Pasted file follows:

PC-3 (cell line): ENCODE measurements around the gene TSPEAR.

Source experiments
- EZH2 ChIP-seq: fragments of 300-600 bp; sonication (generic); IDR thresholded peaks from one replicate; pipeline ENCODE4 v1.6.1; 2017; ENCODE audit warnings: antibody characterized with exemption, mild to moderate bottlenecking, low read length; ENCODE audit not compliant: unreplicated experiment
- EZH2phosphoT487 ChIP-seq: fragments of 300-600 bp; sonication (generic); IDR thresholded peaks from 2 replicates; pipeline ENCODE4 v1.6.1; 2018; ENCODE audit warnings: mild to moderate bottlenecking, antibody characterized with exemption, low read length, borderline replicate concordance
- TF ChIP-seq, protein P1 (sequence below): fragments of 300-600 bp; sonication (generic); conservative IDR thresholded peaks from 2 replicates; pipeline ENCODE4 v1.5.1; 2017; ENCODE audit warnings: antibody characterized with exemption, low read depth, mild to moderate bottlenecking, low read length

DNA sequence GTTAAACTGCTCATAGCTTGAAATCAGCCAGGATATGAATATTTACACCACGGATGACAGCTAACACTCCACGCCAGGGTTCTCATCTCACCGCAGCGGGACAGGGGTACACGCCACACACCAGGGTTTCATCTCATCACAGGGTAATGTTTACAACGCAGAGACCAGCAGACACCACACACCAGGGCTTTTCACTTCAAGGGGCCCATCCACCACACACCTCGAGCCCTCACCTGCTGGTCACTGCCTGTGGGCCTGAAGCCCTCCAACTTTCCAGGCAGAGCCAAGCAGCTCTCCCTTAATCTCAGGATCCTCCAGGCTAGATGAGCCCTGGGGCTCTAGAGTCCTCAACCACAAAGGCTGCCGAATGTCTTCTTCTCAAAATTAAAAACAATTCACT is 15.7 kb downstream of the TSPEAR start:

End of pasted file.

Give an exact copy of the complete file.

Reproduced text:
PC-3 (cell line): ENCODE measurements around the gene TSPEAR.

Source experiments
- EZH2 ChIP-seq: fragments of 300-600 bp; sonication (generic); IDR thresholded peaks from one replicate; pipeline ENCODE4 v1.6.1; 2017; ENCODE audit warnings: antibody characterized with exemption, mild to moderate bottlenecking, low read length; ENCODE audit not compliant: unreplicated experiment
- EZH2phosphoT487 ChIP-seq: fragments of 300-600 bp; sonication (generic); IDR thresholded peaks from 2 replicates; pipeline ENCODE4 v1.6.1; 2018; ENCODE audit warnings: mild to moderate bottlenecking, antibody characterized with exemption, low read length, borderline replicate concordance
- TF ChIP-seq, protein P1 (sequence below): fragments of 300-600 bp; sonication (generic); conservative IDR thresholded peaks from 2 replicates; pipeline ENCODE4 v1.5.1; 2017; ENCODE audit warnings: antibody characterized with exemption, low read depth, mild to moderate bottlenecking, low read length

DNA sequence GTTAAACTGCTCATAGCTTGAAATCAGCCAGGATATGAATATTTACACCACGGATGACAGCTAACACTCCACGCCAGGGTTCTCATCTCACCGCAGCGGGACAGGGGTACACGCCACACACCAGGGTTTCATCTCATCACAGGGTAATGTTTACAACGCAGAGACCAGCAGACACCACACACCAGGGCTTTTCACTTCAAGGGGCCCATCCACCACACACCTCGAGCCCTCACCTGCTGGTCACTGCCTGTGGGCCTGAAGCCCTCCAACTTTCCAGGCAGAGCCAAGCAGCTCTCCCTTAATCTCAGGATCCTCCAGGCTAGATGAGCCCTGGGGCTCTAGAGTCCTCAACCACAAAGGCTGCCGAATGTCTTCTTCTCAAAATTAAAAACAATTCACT is 15.7 kb downstream of the TSPEAR start: